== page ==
Genetic analysis of the roles of agaA, agaI, and agaS genes in the N-acetyl-D-galactosamine and D-galactosamine catabolic pathways in Escherichia coli strains O157:H7 and C
Division of Molecular Biology, Office of Applied Research and Safety Assessment, Center for Food Safety and Applied Nutrition, U.S. Food and Drug Administration, Laurel, MD 20708, USA
BMC Microbiology 2013, 13:94 doi:10.1186/1471-2180-13-94Published: 1 May 2013
The catabolic pathways of N-acetyl-D-galactosamine (Aga) and D-galactosamine (Gam) in E. coli were proposed from bioinformatic analysis of the aga/gam regulon in E. coli K-12 and later from studies using E. coli C. Of the thirteen genes in this cluster, the roles of agaA, agaI, and agaS predicted to code for Aga-6-P-deacetylase, Gam-6-P deaminase/isomerase, and ketose-aldolase isomerase, respectively, have not been experimentally tested. Here we study their roles in Aga and Gam utilization in E. coli O157:H7 and in E. coli C.
Knockout mutants in agaA, agaI, and agaS were constructed to test their roles in Aga and Gam utilization. Knockout mutants in the N-acetylglucosamine (GlcNAc) pathway genes nagA and nagB coding for GlcNAc-6-P deacetylase and glucosamine-6-P deaminase/isomerase, respectively, and double knockout mutants ΔagaA ΔnagA and ∆agaI ∆nagB were also constructed to investigate if there is any interplay of these enzymes between the Aga/Gam and the GlcNAc pathways. It is shown that Aga utilization was unaffected in ΔagaA mutants but ΔagaA ΔnagA mutants were blocked in Aga and GlcNAc utilization. E. coli C ΔnagA could not grow on GlcNAc but could grow when the aga/gam regulon was constitutively expressed. Complementation of ΔagaA ΔnagA mutants with either agaA or nagA resulted in growth on both Aga and GlcNAc. It was also found that ΔagaI, ΔnagB, and ∆agaI ΔnagB mutants were unaffected in utilization of Aga and Gam. Importantly, ΔagaS mutants were blocked in Aga and Gam utilization. Expression analysis of relevant genes in these strains with different genetic backgrounds by real time RT-PCR supported these observations.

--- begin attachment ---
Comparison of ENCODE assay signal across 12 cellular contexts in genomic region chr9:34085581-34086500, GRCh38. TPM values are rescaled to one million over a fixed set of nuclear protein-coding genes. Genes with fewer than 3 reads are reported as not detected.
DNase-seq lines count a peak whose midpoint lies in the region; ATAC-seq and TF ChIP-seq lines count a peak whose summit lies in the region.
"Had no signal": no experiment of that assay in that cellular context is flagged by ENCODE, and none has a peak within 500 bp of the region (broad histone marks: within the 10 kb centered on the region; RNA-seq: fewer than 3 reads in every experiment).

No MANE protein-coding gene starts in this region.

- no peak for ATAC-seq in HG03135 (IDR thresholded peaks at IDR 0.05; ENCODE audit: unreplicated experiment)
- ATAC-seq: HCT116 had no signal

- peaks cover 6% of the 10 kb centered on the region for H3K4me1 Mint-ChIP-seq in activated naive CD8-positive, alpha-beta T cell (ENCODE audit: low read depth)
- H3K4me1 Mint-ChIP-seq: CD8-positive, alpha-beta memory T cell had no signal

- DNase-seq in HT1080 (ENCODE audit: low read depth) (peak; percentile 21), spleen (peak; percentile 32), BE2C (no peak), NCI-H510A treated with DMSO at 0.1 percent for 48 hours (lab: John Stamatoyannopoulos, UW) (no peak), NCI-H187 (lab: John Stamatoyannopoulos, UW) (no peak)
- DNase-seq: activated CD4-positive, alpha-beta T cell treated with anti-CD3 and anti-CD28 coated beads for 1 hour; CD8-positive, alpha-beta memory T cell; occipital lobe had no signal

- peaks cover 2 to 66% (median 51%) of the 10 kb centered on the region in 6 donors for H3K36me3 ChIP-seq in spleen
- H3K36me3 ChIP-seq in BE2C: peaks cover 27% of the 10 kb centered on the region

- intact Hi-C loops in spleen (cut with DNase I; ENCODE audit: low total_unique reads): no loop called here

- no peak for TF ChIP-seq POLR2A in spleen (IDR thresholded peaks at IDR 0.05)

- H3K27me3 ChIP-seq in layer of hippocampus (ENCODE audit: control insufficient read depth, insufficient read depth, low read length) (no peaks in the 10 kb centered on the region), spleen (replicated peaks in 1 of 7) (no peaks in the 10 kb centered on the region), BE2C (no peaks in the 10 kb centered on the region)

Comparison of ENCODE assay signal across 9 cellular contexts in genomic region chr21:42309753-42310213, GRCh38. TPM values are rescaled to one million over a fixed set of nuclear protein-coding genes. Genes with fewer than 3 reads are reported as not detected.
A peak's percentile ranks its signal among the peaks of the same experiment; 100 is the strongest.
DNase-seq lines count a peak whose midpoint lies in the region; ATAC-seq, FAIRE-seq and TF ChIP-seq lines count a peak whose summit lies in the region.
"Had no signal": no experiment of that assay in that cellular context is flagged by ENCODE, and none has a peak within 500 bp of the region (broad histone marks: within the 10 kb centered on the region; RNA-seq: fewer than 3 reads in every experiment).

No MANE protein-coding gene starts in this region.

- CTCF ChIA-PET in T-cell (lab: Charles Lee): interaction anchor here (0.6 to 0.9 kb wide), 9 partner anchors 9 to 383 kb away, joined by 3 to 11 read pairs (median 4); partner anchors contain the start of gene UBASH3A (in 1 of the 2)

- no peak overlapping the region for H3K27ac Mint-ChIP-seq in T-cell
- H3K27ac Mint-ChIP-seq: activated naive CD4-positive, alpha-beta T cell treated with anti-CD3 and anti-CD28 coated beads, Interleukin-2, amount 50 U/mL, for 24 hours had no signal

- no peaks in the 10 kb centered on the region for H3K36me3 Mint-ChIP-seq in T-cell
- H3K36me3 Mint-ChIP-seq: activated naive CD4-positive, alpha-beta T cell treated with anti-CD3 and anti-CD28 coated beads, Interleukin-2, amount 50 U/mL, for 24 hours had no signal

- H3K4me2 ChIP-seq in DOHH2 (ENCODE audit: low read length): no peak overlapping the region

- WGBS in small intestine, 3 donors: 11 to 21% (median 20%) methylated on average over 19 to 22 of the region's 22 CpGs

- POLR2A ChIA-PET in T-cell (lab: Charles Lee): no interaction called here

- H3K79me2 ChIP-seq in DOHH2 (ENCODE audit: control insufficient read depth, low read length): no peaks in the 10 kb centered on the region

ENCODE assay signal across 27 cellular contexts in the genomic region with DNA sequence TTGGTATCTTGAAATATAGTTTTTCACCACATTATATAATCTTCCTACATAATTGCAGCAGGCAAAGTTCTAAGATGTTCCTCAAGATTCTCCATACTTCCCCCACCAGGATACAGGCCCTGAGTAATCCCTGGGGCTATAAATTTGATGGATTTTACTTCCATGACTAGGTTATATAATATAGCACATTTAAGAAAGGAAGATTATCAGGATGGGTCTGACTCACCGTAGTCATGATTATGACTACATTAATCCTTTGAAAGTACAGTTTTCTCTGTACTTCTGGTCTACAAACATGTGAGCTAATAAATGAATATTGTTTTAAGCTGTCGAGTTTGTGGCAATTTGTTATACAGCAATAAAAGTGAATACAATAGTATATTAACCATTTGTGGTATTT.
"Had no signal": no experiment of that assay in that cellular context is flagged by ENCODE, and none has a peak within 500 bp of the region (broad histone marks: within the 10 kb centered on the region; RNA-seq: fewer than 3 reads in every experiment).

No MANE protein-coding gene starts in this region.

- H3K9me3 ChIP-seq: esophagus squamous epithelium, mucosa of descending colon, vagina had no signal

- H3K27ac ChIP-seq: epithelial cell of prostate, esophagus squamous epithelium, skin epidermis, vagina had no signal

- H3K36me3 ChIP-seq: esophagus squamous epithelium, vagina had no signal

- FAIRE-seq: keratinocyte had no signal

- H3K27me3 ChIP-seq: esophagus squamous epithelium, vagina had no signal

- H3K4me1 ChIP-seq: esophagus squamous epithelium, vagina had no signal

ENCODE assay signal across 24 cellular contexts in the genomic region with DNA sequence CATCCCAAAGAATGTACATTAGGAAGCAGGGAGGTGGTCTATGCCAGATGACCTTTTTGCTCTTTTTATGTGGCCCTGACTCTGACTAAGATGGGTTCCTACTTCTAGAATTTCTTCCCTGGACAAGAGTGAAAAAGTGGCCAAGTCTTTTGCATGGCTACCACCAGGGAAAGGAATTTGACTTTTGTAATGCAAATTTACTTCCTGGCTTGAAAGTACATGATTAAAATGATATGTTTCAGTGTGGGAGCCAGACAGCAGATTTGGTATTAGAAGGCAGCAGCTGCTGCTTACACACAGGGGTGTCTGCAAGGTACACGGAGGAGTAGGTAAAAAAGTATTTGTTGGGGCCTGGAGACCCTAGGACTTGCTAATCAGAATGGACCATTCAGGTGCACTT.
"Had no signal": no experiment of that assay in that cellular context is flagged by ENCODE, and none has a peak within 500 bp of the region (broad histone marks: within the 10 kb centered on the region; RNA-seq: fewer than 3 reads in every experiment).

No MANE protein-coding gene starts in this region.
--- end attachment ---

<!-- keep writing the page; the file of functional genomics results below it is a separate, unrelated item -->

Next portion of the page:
Aga utilization was not affected in ΔagaA mutants because nagA was expressed and substituted for agaA. Complementation of ΔagaA ΔnagA mutants with either agaA or nagA also showed that both agaA and nagA can substitute for each other. The ∆agaI, ∆nagB, and ∆agaI ∆nagB mutants were not affected in Aga and Gam utilization indicating that neither agaI nor nagB is involved in the deamination and isomerization of Gam-6-P. We propose that agaS codes for Gam-6-P deaminase/isomerase in the Aga/Gam pathway.